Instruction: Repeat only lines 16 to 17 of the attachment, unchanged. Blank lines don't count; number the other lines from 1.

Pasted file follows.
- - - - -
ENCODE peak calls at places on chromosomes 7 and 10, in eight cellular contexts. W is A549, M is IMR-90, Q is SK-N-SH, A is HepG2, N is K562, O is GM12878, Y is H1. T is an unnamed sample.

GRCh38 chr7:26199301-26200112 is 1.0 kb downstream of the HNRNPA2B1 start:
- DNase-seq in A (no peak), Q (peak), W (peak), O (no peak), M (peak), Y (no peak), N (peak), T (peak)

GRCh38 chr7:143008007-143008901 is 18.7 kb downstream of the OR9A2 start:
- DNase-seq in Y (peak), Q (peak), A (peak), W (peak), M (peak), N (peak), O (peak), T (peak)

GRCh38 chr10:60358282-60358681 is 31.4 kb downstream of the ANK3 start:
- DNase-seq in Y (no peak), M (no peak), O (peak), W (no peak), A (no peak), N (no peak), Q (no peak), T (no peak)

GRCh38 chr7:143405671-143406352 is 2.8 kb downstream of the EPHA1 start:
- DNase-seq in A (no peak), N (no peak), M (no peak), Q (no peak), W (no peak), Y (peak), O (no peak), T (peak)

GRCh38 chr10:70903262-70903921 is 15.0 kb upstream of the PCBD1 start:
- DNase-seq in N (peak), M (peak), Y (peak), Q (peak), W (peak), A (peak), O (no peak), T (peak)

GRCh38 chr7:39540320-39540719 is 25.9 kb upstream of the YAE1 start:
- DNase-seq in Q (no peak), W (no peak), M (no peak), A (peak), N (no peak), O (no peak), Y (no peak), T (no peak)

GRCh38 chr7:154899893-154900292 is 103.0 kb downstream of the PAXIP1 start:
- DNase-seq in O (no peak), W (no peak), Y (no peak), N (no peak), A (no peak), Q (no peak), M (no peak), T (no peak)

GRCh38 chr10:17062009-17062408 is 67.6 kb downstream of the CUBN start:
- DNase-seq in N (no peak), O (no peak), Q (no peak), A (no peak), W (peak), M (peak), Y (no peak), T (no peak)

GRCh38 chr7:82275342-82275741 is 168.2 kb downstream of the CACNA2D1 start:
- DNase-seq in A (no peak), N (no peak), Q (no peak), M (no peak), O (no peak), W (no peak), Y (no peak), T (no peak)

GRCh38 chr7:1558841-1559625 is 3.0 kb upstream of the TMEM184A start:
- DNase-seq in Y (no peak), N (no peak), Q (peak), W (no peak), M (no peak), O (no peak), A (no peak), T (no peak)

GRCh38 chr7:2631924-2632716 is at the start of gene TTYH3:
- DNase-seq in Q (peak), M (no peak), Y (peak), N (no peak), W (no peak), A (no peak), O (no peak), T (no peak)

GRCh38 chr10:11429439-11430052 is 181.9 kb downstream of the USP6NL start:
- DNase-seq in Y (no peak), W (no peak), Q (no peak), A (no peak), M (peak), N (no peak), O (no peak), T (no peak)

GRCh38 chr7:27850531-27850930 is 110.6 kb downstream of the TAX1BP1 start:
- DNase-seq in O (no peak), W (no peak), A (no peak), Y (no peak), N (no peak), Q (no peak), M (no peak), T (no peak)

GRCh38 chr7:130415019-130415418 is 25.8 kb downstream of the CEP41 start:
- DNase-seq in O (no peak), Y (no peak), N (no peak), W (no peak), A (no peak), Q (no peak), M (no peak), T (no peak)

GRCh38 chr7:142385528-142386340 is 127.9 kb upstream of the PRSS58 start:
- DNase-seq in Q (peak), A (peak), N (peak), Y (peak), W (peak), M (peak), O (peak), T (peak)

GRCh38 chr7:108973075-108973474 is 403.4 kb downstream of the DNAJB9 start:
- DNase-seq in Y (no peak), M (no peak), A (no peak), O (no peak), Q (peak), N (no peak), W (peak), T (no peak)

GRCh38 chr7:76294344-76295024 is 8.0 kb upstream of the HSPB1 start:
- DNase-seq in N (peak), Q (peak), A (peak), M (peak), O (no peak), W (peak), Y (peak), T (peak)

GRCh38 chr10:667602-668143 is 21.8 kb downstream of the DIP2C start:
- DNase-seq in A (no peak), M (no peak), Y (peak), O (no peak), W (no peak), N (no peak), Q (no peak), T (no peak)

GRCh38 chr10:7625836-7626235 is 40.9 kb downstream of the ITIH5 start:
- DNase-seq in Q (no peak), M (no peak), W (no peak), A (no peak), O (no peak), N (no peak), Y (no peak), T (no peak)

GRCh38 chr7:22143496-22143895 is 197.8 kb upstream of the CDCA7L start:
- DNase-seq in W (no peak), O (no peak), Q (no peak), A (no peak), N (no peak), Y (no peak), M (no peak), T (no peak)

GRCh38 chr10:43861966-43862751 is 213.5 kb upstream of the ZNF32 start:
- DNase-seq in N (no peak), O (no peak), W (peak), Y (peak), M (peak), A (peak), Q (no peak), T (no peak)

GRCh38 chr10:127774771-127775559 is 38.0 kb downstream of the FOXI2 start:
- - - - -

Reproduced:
GRCh38 chr10:17062009-17062408 is 67.6 kb downstream of the CUBN start:
- DNase-seq in N (no peak), O (no peak), Q (no peak), A (no peak), W (peak), M (peak), Y (no peak), T (no peak)